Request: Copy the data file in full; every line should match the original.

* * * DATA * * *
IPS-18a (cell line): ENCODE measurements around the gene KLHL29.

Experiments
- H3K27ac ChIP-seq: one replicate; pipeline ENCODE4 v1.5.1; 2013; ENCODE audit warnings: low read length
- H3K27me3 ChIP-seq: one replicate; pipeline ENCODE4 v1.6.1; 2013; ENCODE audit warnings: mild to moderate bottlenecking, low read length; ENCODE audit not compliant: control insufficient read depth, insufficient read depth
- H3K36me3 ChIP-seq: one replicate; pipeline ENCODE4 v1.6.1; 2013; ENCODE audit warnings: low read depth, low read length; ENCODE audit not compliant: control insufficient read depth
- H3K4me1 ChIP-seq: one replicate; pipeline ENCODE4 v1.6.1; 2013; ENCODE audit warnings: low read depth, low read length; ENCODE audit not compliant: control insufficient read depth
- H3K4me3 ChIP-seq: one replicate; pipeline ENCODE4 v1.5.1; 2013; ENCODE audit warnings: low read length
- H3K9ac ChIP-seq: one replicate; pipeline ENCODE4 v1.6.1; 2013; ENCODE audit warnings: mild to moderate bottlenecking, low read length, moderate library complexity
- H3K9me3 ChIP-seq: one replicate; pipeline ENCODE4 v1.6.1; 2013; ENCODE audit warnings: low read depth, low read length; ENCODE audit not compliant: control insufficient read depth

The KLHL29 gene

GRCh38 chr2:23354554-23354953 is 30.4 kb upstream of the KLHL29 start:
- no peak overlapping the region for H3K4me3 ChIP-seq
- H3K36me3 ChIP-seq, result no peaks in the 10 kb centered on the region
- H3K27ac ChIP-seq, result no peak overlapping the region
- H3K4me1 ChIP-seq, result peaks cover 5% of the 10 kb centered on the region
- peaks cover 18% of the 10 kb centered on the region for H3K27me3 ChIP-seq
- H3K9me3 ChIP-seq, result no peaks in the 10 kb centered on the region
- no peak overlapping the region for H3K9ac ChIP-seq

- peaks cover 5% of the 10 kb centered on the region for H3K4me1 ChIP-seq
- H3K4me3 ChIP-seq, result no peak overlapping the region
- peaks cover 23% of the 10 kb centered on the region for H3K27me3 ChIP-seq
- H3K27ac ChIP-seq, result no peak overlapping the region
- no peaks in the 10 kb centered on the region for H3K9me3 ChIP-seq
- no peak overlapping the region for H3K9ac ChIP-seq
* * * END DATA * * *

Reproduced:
IPS-18a (cell line): ENCODE measurements around the gene KLHL29.

Experiments
- H3K27ac ChIP-seq: one replicate; pipeline ENCODE4 v1.5.1; 2013; ENCODE audit warnings: low read length
- H3K27me3 ChIP-seq: one replicate; pipeline ENCODE4 v1.6.1; 2013; ENCODE audit warnings: mild to moderate bottlenecking, low read length; ENCODE audit not compliant: control insufficient read depth, insufficient read depth
- H3K36me3 ChIP-seq: one replicate; pipeline ENCODE4 v1.6.1; 2013; ENCODE audit warnings: low read depth, low read length; ENCODE audit not compliant: control insufficient read depth
- H3K4me1 ChIP-seq: one replicate; pipeline ENCODE4 v1.6.1; 2013; ENCODE audit warnings: low read depth, low read length; ENCODE audit not compliant: control insufficient read depth
- H3K4me3 ChIP-seq: one replicate; pipeline ENCODE4 v1.5.1; 2013; ENCODE audit warnings: low read length
- H3K9ac ChIP-seq: one replicate; pipeline ENCODE4 v1.6.1; 2013; ENCODE audit warnings: mild to moderate bottlenecking, low read length, moderate library complexity
- H3K9me3 ChIP-seq: one replicate; pipeline ENCODE4 v1.6.1; 2013; ENCODE audit warnings: low read depth, low read length; ENCODE audit not compliant: control insufficient read depth

The KLHL29 gene

GRCh38 chr2:23354554-23354953 is 30.4 kb upstream of the KLHL29 start:
- no peak overlapping the region for H3K4me3 ChIP-seq
- H3K36me3 ChIP-seq, result no peaks in the 10 kb centered on the region
- H3K27ac ChIP-seq, result no peak overlapping the region
- H3K4me1 ChIP-seq, result peaks cover 5% of the 10 kb centered on the region
- peaks cover 18% of the 10 kb centered on the region for H3K27me3 ChIP-seq
- H3K9me3 ChIP-seq, result no peaks in the 10 kb centered on the region
- no peak overlapping the region for H3K9ac ChIP-seq

- peaks cover 5% of the 10 kb centered on the region for H3K4me1 ChIP-seq
- H3K4me3 ChIP-seq, result no peak overlapping the region
- peaks cover 23% of the 10 kb centered on the region for H3K27me3 ChIP-seq
- H3K27ac ChIP-seq, result no peak overlapping the region
- no peaks in the 10 kb centered on the region for H3K9me3 ChIP-seq
- no peak overlapping the region for H3K9ac ChIP-seq